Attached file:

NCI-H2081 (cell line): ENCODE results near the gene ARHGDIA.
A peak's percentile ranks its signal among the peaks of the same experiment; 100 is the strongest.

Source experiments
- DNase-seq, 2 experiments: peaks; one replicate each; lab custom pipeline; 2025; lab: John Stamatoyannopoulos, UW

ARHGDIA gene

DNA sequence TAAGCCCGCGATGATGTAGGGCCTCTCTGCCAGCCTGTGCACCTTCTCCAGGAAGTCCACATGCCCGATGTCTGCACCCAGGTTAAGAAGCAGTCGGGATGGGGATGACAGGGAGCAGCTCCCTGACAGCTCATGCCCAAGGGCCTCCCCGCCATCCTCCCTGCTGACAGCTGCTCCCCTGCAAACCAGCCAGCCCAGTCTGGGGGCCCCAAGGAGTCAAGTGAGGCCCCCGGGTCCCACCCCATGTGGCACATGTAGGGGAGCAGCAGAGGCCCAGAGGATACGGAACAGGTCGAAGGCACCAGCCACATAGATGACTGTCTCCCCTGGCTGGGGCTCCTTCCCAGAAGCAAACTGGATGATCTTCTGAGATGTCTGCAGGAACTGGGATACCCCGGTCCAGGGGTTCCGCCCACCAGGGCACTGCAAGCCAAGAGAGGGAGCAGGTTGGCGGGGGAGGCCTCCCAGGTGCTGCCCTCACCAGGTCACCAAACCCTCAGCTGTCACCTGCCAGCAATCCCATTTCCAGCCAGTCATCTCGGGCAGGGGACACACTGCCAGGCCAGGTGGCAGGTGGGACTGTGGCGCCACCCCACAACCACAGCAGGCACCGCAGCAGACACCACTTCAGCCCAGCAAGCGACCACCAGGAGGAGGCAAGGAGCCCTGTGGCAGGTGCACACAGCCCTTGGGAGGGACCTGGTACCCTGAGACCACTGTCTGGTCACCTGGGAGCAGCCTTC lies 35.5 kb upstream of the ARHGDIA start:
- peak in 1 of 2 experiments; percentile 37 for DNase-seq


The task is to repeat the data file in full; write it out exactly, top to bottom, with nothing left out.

NCI-H2081 (cell line): ENCODE results near the gene ARHGDIA.
A peak's percentile ranks its signal among the peaks of the same experiment; 100 is the strongest.

Source experiments
- DNase-seq, 2 experiments: peaks; one replicate each; lab custom pipeline; 2025; lab: John Stamatoyannopoulos, UW

ARHGDIA gene

DNA sequence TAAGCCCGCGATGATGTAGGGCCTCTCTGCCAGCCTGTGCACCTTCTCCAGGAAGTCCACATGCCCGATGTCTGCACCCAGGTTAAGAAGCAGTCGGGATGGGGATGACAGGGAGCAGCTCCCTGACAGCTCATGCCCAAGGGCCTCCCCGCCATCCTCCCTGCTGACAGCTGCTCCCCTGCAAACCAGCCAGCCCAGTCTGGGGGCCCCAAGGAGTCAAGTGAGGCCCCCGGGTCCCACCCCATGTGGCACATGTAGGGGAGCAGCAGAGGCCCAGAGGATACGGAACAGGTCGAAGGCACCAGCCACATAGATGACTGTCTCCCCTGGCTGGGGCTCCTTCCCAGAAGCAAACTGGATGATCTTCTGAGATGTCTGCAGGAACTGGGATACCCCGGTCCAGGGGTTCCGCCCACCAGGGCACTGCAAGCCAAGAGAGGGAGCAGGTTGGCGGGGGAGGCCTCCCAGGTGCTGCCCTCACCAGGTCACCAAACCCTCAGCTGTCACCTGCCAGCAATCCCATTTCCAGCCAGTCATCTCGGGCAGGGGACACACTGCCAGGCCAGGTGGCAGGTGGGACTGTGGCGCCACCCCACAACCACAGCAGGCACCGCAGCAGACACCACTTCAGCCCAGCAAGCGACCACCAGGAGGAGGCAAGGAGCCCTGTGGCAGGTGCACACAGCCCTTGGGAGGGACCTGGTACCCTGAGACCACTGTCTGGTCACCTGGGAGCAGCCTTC lies 35.5 kb upstream of the ARHGDIA start:
- peak in 1 of 2 experiments; percentile 37 for DNase-seq